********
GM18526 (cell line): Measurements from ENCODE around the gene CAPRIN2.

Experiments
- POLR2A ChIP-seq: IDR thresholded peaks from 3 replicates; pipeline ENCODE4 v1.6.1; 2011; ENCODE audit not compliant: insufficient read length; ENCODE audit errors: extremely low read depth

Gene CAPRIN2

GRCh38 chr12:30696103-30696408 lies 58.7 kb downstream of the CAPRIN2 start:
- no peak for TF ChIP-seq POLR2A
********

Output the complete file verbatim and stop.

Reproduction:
GM18526 (cell line): Measurements from ENCODE around the gene CAPRIN2.

Experiments
- POLR2A ChIP-seq: IDR thresholded peaks from 3 replicates; pipeline ENCODE4 v1.6.1; 2011; ENCODE audit not compliant: insufficient read length; ENCODE audit errors: extremely low read depth

Gene CAPRIN2

GRCh38 chr12:30696103-30696408 lies 58.7 kb downstream of the CAPRIN2 start:
- no peak for TF ChIP-seq POLR2A